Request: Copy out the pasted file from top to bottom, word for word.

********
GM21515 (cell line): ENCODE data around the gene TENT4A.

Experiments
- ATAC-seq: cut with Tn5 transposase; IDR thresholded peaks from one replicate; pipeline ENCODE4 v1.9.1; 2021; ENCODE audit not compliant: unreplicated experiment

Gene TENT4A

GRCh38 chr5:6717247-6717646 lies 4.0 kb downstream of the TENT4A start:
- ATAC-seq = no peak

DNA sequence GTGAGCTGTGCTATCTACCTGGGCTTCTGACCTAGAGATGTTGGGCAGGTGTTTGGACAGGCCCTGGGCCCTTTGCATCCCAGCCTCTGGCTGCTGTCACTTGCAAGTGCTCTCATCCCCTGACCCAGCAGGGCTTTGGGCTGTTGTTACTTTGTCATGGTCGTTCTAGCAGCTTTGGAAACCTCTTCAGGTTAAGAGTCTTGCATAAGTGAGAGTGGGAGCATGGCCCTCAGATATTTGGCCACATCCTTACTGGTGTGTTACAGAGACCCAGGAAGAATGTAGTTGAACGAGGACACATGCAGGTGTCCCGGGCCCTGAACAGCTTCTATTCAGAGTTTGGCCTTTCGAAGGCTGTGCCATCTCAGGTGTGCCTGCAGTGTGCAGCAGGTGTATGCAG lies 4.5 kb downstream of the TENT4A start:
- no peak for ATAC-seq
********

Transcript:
GM21515 (cell line): ENCODE data around the gene TENT4A.

Experiments
- ATAC-seq: cut with Tn5 transposase; IDR thresholded peaks from one replicate; pipeline ENCODE4 v1.9.1; 2021; ENCODE audit not compliant: unreplicated experiment

Gene TENT4A

GRCh38 chr5:6717247-6717646 lies 4.0 kb downstream of the TENT4A start:
- ATAC-seq = no peak

DNA sequence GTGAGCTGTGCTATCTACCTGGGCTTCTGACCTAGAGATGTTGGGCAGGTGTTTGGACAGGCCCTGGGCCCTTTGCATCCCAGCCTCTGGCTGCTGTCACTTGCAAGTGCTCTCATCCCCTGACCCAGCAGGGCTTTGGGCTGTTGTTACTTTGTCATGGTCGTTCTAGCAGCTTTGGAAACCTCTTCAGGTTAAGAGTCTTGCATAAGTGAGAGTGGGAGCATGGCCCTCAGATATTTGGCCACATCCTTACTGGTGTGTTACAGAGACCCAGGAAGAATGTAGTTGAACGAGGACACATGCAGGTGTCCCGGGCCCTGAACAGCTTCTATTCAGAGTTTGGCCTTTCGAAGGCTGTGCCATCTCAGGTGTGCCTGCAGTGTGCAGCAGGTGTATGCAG lies 4.5 kb downstream of the TENT4A start:
- no peak for ATAC-seq